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The Next Frontier 

Galactica fans, watch Deep Space Nine

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Over the course of the past year, I have spent most of my precious little free time re-watching Star Trek: Deep Space Nine. For many years, it’s been one of the most maligned of the Star Trek series, but it had been one of my favorites when I watched it in the ’90s as it came out. Not only am I happy to report that it has become my favorite of all the Trek shows, but it should be of particular interest to fans of Syfy’s Battlestar Galactica series.

Before I dove into Deep Space Nine, I consumed Battlestar with a similar fervor, blazing through it as fast as I could. Never before had I seen a show that was so willing to change the status quo of the story and the characters. But my memories of Deep Space Nine were hazy. I hadn’t realized that the creative team behind Deep Space Nine had gone on to launch Battlestar Galactica into the stratosphere.

From the beginning, Deep Space Nine is a different sort of Star Trek, assembling a cast of characters in a stationary space station (instead of an exploring starship) and delving into the politics of the Federation and its neighbors. To follow the over-arching storyline, the episodes must be watched in order—again, something that hadn’t been done on Star Trek before.

But things were kicked up a notch in the quality of storytelling when Ronald Moore came on as a producer in the third season. He later was the driving force behind Battlestar Galactica, and you can see him learning how to make that show with every episode of Deep Space Nine. Both shows also got better and better as they went on, building to a crescendo of action and emotion that left you hungry for more.

There are many ideas that were explored briefly on DS9 but truly blossomed on Battlestar Galactica. An episode of DS9 has the Trill Science Officer, Jadzia Dax (Terry Farrell), suddenly remembering how to play a song she has no memory of in her eight lifetimes. For fans of Battlestar Galactica, you’ll know how that storyline played out on the later show, to shocking results.

There are also many characters on Deep Space Nine who change with each season. Sometimes you love them, then they’ll do something despicable and you’ll hate them. Then they’ll revert back to being lovable. But it’s never done in an unbelievable way. Moore and company managed to make each character on both shows consistent in their personality, yet able to grow in a way only a linear show can accomplish. Seeing the shows back to back, you can really see them toying with the storytelling techniques on Deep Space Nine, then turning it up to 11 on Battlestar.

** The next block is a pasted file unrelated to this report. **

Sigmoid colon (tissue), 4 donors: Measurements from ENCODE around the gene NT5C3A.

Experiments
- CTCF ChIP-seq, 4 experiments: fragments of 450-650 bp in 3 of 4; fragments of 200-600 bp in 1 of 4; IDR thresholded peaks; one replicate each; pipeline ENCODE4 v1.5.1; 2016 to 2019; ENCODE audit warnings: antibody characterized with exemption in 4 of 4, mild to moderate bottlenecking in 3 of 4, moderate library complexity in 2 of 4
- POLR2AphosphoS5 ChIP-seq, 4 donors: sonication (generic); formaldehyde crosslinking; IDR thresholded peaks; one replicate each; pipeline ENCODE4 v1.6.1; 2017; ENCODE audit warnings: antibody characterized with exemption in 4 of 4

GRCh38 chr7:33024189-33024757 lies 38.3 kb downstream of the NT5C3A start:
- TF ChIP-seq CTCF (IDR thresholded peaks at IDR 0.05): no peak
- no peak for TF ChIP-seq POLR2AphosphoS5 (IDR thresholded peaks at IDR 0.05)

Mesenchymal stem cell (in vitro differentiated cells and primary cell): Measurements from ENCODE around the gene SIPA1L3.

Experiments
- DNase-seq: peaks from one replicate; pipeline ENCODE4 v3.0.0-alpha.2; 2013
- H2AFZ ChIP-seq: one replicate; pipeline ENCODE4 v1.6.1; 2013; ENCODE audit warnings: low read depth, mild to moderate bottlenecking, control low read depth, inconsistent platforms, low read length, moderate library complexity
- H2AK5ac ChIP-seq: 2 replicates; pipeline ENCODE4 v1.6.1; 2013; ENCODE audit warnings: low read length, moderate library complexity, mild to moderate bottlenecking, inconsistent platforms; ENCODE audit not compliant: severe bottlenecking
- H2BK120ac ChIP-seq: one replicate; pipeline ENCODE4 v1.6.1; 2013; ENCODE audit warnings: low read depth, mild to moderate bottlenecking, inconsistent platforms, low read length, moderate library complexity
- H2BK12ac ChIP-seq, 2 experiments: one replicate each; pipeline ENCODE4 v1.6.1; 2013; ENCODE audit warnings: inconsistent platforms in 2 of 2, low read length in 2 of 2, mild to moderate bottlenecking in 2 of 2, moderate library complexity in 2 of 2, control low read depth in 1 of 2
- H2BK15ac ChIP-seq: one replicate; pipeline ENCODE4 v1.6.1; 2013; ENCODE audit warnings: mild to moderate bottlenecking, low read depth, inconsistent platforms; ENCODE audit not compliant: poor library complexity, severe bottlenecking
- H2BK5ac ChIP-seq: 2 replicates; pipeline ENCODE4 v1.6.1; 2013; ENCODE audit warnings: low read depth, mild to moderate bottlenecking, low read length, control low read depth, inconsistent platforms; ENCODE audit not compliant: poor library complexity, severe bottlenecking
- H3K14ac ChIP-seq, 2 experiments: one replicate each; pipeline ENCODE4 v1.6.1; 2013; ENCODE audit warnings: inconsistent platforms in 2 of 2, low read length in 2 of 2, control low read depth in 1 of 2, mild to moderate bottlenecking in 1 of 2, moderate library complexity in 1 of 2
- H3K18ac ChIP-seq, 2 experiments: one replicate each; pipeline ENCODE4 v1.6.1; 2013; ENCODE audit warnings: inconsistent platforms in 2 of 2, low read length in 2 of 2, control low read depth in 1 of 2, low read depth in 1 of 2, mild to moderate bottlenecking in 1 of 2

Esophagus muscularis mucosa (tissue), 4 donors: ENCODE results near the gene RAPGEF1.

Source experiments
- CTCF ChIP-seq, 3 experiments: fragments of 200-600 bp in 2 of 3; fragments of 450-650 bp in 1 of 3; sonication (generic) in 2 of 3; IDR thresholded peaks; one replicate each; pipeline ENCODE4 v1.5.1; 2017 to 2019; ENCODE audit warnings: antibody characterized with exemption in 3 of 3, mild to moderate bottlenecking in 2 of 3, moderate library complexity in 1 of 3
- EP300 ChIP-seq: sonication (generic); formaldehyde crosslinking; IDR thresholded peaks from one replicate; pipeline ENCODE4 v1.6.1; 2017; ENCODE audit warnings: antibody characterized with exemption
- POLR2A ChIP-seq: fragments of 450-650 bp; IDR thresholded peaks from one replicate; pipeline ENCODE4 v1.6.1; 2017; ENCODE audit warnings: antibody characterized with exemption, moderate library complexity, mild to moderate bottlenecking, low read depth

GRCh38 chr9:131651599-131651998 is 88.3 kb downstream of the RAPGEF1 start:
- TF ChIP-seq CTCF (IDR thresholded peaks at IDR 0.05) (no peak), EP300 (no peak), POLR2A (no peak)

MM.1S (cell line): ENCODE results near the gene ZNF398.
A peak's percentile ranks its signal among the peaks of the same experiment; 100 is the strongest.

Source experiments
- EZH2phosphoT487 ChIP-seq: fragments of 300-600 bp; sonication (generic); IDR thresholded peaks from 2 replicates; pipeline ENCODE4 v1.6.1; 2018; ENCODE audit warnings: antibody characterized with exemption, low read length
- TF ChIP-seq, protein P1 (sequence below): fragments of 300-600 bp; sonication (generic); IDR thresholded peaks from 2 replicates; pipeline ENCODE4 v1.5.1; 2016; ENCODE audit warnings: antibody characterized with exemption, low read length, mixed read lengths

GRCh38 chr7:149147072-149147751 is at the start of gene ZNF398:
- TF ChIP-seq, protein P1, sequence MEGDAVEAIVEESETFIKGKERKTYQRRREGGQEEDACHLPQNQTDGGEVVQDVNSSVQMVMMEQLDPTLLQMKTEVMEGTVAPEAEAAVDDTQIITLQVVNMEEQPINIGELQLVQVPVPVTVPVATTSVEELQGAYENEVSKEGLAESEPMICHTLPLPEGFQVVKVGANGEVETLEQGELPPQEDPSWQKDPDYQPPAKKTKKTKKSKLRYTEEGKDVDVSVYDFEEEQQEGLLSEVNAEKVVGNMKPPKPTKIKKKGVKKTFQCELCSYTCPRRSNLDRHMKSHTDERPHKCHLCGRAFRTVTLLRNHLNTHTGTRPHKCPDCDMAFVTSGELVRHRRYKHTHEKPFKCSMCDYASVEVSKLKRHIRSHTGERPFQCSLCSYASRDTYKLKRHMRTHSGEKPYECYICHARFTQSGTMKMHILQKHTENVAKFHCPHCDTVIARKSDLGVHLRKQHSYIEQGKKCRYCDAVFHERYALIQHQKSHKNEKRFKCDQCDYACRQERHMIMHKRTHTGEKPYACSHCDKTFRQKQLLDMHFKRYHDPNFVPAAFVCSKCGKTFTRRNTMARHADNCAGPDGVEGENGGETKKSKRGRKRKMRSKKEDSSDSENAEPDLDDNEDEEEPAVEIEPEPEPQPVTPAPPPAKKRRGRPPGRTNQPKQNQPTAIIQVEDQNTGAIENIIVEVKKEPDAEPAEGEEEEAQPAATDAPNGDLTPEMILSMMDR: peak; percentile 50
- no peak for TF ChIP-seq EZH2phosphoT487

As I turned back to the old Star Trek show, I wondered how well it would hold up to the style of viewing television shows we’re now accustomed to. I crammed seven years of story into one year of viewing, worried the whole time that the story would fall apart under such intense scrutiny. I’m happy to report that I think it’s almost better crammed into a shorter time. It’s hard enough to remember what I ate for breakfast, let alone what happened in an episode of television that aired half a decade prior. Compressing the viewing time actually makes the story richer.

If you’re a fan of Battlestar Galactica or Star Trek—or, ideally, both—it is well worth your time to go back and watch Deep Space Nine from beginning to end. It’s a great show in its own right, but connecting the creative dots from one show to the other is fun, too. And since both shows are streaming on Netflix Instant, you have fewer excuses than ever not to experience these shows as quickly as possible.

Bryan Young is editor-in-chief of

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